Yakubu: CSL on the rise
Nigeria and Guangzhou R&F striker Yakubu has spoken of the increasing level of quality in the Chinese Super League, crediting the influence of manager Sven Goran Eriksson.
Yakubu, 31, joined Chinese Super League side Guangzhou R&F in June 2012 following a nine year career in England with clubs including Everton and Leicester City. The Nigerian international was one of a number of high-profile names, including Chelsea pair Didier Drogba and Nicolas Anelka, to make the move to China, scoring 15 goals in 29 games this season.
With his move drawing significant criticism towards his motives, namely the steep rise in wages, the player dismissed such claims.
Now set to complete his second season in the league, the former Portsmouth and Middlesbrough striker has spoken of the continued rise in quality of the CSL.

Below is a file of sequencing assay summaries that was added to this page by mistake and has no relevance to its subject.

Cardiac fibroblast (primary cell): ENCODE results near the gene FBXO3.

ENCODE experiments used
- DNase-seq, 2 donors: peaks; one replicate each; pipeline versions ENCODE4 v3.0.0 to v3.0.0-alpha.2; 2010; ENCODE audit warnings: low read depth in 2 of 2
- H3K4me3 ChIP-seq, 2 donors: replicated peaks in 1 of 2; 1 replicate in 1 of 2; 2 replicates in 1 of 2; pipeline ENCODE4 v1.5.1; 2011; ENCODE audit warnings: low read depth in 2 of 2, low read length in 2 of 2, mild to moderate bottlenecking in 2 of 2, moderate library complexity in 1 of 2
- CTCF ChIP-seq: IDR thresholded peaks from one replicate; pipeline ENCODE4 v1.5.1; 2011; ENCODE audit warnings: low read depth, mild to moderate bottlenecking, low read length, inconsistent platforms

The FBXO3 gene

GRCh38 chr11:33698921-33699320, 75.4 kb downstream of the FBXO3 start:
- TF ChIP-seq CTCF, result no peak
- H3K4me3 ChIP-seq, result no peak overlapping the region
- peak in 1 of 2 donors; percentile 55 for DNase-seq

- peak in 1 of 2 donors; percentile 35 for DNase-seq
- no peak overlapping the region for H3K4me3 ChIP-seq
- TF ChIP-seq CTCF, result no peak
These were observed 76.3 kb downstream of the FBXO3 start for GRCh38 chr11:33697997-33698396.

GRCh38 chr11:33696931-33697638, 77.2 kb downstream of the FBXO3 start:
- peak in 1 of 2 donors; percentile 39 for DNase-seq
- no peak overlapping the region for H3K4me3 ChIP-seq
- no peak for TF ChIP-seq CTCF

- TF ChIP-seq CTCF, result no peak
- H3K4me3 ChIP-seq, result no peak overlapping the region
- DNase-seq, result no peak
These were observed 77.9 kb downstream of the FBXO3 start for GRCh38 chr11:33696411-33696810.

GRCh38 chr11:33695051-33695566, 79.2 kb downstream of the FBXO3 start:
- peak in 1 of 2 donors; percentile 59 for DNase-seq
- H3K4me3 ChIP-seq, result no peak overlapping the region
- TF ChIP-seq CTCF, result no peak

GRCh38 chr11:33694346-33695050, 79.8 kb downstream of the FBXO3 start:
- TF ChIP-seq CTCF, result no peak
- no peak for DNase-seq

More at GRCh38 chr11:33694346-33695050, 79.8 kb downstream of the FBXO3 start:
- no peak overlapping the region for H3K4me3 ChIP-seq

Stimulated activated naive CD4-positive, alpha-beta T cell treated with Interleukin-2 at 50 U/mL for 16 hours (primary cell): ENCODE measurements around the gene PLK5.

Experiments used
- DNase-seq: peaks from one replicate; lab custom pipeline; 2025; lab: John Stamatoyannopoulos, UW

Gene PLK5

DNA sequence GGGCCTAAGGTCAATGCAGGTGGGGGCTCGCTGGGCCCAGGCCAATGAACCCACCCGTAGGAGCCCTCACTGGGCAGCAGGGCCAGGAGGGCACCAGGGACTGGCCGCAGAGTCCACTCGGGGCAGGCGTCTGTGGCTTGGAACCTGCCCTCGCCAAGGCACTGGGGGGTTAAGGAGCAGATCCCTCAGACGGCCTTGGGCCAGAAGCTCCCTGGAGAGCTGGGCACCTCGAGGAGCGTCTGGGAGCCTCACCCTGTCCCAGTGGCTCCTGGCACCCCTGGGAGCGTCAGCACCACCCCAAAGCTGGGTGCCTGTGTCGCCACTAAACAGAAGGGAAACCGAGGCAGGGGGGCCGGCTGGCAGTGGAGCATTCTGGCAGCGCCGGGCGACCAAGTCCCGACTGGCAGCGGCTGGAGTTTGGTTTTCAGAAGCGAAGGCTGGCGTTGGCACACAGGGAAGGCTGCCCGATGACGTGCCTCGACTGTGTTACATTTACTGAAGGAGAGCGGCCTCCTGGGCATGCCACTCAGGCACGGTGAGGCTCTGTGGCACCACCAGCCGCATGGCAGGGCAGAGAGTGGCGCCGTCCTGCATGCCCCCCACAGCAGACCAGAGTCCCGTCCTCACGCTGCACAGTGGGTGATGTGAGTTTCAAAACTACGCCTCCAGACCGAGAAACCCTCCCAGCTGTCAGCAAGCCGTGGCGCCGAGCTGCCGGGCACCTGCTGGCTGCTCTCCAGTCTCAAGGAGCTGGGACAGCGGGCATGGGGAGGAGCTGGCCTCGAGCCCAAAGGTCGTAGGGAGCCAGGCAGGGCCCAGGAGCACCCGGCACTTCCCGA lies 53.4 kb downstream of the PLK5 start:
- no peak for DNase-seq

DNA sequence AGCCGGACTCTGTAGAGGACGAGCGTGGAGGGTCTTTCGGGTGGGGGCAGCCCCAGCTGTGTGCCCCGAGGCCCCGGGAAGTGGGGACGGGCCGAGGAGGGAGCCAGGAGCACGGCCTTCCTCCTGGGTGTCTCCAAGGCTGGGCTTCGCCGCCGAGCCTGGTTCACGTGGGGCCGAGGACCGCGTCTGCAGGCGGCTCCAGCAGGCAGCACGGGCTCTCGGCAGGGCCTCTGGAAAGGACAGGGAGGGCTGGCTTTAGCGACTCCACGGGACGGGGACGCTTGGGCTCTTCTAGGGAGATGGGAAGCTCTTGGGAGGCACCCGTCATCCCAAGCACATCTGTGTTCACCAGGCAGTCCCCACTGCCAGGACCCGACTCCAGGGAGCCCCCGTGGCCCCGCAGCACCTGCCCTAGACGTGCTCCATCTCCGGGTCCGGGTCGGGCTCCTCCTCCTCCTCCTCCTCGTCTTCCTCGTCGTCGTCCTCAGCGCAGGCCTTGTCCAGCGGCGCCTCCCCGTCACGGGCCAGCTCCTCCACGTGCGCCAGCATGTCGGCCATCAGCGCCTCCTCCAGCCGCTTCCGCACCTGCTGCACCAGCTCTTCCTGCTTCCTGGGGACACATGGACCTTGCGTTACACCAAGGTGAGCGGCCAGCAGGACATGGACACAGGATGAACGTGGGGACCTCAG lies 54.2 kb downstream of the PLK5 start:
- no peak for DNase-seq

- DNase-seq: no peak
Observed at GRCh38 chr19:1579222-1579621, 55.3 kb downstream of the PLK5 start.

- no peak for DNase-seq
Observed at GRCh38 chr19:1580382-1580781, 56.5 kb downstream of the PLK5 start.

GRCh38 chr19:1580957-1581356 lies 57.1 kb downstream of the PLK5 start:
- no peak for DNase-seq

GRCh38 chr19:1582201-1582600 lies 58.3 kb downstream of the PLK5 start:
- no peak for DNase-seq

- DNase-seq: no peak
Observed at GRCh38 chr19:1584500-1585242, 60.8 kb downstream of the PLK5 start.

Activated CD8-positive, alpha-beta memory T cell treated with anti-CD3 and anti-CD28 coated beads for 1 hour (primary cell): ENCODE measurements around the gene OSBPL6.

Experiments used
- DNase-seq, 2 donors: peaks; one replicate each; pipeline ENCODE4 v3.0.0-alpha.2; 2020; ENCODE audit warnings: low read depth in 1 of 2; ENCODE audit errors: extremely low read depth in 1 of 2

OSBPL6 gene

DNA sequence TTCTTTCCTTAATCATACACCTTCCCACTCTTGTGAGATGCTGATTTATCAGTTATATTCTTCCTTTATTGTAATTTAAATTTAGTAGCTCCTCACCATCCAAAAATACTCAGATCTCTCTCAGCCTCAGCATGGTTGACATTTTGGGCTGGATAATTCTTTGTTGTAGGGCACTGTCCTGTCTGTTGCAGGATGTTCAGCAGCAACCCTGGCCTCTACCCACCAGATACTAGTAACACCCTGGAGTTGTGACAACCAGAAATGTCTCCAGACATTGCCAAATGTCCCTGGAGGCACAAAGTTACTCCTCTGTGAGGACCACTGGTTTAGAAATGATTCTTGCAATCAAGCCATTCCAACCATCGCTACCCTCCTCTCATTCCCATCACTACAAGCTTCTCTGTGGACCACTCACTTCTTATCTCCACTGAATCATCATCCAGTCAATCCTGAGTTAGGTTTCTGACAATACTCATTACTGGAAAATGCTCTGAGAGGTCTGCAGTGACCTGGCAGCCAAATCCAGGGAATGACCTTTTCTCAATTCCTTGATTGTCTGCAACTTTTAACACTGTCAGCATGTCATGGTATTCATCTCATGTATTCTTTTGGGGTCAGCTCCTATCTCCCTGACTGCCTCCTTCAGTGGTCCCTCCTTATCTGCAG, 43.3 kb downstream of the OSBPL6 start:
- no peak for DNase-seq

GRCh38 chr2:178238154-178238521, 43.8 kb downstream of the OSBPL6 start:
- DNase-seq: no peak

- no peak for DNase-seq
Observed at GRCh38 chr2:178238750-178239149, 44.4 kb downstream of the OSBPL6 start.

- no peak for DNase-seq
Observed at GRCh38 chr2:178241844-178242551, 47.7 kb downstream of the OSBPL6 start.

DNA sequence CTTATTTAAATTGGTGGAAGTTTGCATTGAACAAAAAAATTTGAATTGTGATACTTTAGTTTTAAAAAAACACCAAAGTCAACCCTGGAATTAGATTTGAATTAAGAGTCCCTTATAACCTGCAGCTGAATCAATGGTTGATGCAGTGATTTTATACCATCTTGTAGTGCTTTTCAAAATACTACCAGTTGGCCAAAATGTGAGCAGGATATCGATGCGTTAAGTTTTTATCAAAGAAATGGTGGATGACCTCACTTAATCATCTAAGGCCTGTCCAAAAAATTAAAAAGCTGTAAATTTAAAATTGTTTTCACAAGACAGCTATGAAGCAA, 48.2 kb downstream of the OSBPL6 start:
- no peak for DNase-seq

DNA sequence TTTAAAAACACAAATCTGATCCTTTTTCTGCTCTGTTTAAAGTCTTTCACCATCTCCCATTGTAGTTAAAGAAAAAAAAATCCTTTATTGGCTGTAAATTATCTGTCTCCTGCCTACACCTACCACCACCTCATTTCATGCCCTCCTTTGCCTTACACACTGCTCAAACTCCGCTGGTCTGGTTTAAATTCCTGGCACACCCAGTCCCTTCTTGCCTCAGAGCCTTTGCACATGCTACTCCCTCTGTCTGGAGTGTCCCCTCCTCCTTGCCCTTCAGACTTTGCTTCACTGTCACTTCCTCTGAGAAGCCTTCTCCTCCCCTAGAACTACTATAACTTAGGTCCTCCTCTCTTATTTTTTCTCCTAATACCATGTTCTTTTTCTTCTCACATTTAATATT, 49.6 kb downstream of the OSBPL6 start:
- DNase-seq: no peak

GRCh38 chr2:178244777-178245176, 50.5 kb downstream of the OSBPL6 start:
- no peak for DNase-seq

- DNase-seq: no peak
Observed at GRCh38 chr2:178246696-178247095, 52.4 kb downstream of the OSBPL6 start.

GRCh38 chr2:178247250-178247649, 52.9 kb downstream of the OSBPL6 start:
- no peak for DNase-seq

"The Chinese Super League is getting harder every season," Yakubu told wildeastfootball.net. "This season is definitely more difficult than the last one. The CSL has more good players and the league as a whole is improving, the league keeps getting better every season.
"Guangzhou Evergrande are one of the best teams in the Chinese League but our main focus is to finish in the top three of the CSL and qualify for the Asian Champions League, that’s our main target for the next season."
As well as enticing a number of elite players to the league, the CSL has also been able to attract some of the game's top managers. With World Cup winner Marcelo Lippi managing Guangzhou Evergrande, Yakubu has commended the influence of his own coach, Sven Goran Eriksson, for raising the quality of training at R&F.
"Sven brings confidence to the team and he brings a European standard of coaching," the 31-year-old said. "We are training like we are in England and the clubs training is much better than before, the team loves the training sessions with him."
Also asked which Chinese players have impressed him this season, the striker replied: "At Guangzhou R&F, the young number 20 Tang Miao would fit in really well in Europe."